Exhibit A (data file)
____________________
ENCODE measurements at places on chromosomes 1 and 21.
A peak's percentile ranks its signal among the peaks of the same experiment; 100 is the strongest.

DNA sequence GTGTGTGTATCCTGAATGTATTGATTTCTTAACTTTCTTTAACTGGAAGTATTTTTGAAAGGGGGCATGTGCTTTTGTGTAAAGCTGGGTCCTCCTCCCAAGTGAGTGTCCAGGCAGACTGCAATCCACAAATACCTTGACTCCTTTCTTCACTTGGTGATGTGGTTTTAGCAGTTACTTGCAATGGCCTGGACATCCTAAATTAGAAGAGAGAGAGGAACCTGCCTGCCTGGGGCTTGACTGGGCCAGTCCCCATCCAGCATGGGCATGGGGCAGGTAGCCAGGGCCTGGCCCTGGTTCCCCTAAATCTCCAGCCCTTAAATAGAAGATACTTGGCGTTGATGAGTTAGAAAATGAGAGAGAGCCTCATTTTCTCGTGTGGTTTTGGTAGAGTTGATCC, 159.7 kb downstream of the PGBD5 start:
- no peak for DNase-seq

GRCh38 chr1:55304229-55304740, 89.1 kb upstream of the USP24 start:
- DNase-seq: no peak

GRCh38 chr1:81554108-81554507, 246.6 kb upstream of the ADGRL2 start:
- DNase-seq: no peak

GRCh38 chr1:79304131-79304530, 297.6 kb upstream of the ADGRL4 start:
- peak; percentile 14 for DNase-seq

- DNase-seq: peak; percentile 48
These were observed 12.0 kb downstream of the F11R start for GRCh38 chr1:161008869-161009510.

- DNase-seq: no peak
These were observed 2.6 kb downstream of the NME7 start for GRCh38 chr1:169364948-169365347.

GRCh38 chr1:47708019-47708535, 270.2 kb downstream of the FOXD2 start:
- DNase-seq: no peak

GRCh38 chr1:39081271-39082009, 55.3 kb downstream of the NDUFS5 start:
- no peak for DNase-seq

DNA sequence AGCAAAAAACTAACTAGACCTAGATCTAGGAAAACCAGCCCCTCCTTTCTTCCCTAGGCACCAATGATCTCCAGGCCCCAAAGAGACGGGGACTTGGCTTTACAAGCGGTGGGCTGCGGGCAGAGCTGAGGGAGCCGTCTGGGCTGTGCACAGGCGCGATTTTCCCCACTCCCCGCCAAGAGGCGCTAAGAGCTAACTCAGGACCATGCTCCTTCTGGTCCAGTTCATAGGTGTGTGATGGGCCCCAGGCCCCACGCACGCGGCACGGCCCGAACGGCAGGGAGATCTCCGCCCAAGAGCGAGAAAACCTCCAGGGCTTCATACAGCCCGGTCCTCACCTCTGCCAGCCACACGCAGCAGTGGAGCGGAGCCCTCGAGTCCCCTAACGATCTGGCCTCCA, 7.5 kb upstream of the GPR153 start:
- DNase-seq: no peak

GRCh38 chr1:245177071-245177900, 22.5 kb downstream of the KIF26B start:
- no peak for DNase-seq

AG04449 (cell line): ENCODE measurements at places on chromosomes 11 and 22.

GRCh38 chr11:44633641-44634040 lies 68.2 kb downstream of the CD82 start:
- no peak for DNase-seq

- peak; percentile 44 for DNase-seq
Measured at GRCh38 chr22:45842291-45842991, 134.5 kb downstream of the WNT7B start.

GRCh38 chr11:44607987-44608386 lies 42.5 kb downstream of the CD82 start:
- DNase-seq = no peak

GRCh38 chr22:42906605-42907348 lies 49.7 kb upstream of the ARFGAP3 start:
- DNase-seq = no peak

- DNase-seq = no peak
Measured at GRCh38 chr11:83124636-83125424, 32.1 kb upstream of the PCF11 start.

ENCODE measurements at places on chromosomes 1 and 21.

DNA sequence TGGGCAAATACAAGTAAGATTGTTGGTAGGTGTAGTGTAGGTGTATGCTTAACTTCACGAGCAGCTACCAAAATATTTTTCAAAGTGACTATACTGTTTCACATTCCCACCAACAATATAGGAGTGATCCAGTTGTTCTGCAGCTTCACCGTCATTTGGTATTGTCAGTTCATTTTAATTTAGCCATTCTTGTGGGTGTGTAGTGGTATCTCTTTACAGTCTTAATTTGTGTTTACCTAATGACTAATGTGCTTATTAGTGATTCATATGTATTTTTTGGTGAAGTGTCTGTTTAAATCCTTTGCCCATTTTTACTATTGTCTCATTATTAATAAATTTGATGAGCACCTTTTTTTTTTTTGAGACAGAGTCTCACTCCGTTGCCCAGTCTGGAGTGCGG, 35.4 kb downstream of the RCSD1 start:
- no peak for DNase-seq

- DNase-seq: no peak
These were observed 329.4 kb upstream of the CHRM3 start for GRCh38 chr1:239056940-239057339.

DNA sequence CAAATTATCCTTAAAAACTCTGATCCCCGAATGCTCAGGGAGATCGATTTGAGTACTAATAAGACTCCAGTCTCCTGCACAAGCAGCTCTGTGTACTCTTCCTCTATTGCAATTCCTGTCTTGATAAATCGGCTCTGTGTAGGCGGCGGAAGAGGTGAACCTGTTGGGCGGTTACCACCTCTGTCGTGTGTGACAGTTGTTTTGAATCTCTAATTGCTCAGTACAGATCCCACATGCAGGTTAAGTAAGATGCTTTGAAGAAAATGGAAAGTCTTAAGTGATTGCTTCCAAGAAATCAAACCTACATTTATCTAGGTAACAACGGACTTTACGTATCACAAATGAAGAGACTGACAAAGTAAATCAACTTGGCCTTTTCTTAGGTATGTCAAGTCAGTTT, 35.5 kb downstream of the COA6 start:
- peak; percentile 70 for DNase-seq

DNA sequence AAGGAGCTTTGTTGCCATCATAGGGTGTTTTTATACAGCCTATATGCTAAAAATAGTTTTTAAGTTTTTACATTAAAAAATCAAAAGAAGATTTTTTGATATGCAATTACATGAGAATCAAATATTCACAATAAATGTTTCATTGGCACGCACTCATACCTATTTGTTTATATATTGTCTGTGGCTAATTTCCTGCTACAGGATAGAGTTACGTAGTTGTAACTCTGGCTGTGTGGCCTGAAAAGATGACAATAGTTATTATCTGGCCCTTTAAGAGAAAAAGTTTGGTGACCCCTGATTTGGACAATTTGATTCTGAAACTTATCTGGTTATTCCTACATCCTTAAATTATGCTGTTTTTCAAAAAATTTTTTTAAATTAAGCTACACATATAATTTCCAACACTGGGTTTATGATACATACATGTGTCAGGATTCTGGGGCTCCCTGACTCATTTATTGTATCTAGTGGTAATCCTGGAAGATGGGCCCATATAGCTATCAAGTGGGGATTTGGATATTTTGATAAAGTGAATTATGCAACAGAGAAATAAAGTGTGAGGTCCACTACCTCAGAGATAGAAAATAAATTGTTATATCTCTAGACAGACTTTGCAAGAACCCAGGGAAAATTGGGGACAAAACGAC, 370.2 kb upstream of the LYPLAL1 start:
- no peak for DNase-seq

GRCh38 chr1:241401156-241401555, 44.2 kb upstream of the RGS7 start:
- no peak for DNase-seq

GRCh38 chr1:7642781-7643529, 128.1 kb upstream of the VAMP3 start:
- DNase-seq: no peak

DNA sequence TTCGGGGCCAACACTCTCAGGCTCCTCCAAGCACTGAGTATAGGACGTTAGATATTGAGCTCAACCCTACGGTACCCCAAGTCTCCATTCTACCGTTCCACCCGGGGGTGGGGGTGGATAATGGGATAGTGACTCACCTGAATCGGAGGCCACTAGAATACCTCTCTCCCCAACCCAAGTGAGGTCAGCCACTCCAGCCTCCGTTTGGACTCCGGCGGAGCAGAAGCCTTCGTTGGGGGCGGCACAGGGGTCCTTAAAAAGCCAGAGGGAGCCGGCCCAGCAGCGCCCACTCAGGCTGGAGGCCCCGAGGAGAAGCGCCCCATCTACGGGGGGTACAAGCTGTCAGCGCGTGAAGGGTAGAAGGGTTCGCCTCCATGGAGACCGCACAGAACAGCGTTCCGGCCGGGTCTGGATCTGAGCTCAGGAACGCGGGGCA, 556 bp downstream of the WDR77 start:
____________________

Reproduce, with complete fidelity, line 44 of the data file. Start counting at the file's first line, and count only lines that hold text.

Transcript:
- no peak for DNase-seq